JLG GOGOThough many great directors from the French New Wave have passed, it has been fascinating to have Jean-Luc Godard as long and productive as we have. Just this year, his first 3D film premiered at the Cannes Film Festival. I’ve already expressed my affection for the director’s contemporary work in a review for his previous film, Film Socialisme. While Godard could be seen as a curmudgeon who has long declared cinema dead, he is also one of the form’s greatest champions by making such a bold statement. He practically reinvented movies while trying to subvert them. He made it apparent as early as his first feature film, Breathless (1960), well-known for it’s startling jump cuts and disorienting shot/reverse shots. He said it was never supposed to be hit, but it became that and so much more.

Godard has never relented in his quest to demolish expectations along with the rules of filmmaking. His new 3D film, Goodbye to Language, is supposed to be as amazing and revolutionary as one could expect from JLG (check out Scott Foundas’ review in “Variety”). But before that arrives in my South Florida neighborhood (and I already witnessed the enthusiasm for it by two local art house programmers ready to bring the equipment necessary to host the 3D version), the Bill Cosford Cinema, located on the University of Miami Coral Gables campus, will host a series of retro Godard films on 35mm (click for all the details).

Calling it “Godard À Go-Go,” the program features his more recognizable and easier-to-digest films, from the early part of his career. They all also feature his famous muse and ex-wife, the always-game and mercurial Anna Karina. Even if she appears in all of these films, she inhabits very different characters. Watching all three will offer insight into her range as an actress who always seemed overshadowed by the panache of her director husband.

The series begins this Sunday, June 22, at 5:30 p.m. with Vivre Sa Vie (1962). Karina plays a rather tragic figure. In this episodic film, Nana dreams of becoming an actress but ends up a prostitute. Some consider it one of Godard’s most sympathetic films. His concern for social tragedy probably has never been more human than with this film. It has less sly stylistic turns than his other films, but if anyone has only thought of Godard as some hardhearted intellectual deconstructionist, they will find his heart very much on display in this film.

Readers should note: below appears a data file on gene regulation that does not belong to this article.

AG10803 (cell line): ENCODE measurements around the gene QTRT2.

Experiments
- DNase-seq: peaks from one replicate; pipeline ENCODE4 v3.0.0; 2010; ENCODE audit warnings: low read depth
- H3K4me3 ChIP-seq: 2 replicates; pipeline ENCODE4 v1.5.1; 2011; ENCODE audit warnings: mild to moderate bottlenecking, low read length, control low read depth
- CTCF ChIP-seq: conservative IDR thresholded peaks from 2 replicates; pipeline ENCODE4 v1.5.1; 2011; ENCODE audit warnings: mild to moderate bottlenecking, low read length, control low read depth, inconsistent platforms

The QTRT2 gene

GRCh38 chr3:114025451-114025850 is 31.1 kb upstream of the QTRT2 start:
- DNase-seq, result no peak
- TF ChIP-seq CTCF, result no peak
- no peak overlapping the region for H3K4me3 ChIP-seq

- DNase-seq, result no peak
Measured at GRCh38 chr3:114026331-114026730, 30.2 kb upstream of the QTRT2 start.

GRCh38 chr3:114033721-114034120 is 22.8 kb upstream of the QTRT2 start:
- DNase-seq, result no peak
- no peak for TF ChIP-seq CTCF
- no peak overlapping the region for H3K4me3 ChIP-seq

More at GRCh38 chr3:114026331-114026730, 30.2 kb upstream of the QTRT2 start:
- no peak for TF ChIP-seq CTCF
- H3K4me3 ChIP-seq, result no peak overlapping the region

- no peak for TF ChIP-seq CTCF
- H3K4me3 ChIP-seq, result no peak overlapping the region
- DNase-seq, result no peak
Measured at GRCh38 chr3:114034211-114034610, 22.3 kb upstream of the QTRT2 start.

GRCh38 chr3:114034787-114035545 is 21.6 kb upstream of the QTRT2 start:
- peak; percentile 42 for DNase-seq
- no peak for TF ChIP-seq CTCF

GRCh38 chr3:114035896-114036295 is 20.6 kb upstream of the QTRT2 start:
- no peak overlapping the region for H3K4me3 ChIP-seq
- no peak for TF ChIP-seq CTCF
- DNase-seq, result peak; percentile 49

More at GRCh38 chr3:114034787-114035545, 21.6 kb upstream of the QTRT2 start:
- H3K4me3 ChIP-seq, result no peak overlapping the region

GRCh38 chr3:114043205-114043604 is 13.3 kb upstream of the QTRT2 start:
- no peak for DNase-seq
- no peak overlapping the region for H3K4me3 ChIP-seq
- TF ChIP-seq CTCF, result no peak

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The next film, and the only of the three in color, screens Sunday, July 20, also at 5:50 p.m. I have been asked to introduce it by the theater’s programmer. I hope I can do justice to the greatness of Pierrot le Fou (1965). Though Vivre Sa Vie is the most tragic of these three, Pierrot remains the darkest. Brilliant in its play with color and light, I expect the film will look amazing in 35. But make not mistake, a grim, nihilistic undercurrent haunts this story about two lovers on the run. Appropriately, the narrative is the more fractured of the three, but even though character motives and actions may seem obscured, a sympathetic existential angst shines through. It’s also the only one of the three films featuring the star of Breathless, Jean-Paul Belmondo, in the titular role.

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Again, 5:30 p.m., on a Sunday, this time on Aug. 24. Bande à Part (1964), or Band of Outsiders in English, is that famous Godard film featuring the impromptu dance sequence in the cafe, cited over and over in many films and other mediums since (most recently in Le Weekend). Forget the caper that seems to drive the film. The characters seem to constantly subvert it, anyhow. It’s all about that dance. It’s probably the liveliest of this trio of films, but the film still has that social awareness of the 1960s that Godard so consciously references in many a delightful scene.

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Hans Morgenstern

(Copyright 2014 by Hans Morgenstern. All Rights Reserved. This material may not be published, broadcast, rewritten or redistributed without permission.)

Breathless poster artThe French New Wave (or La Nouvelle Vague) stands as one of the most productive movements in French cinema history. Characterized by focused, human stories that reveled in innovative film techniques and a narrative that placed emphasis on dialogue and the seeming “little things” in life, the movement was driven by young French directors who embodied a type of rebellion against established rules of film making and societal standards of accepted conduct. As you can imagine, the movement was not embraced by big studios.

Though it flourished in the ’50s and ’60s, the influence of French New Wave cinema remains a touchstone in the contemporary film world, especially with independent filmmakers. In the ’70s, some of America’s most influential filmmakers like Steven Spielberg and Francis Ford Coppola cited people like François Truffaut and Jean-Luc Godard as major influences during their early education in cinema. The movement would consistently appear as a reference in many independent film movements in America, from Quentin Tarantino in the early 1990s to Noah Baumbach and his most recent film, Frances Ha (Film Review: ‘Frances Ha’ reveals Noah Baumbach’s luminous lighter touch).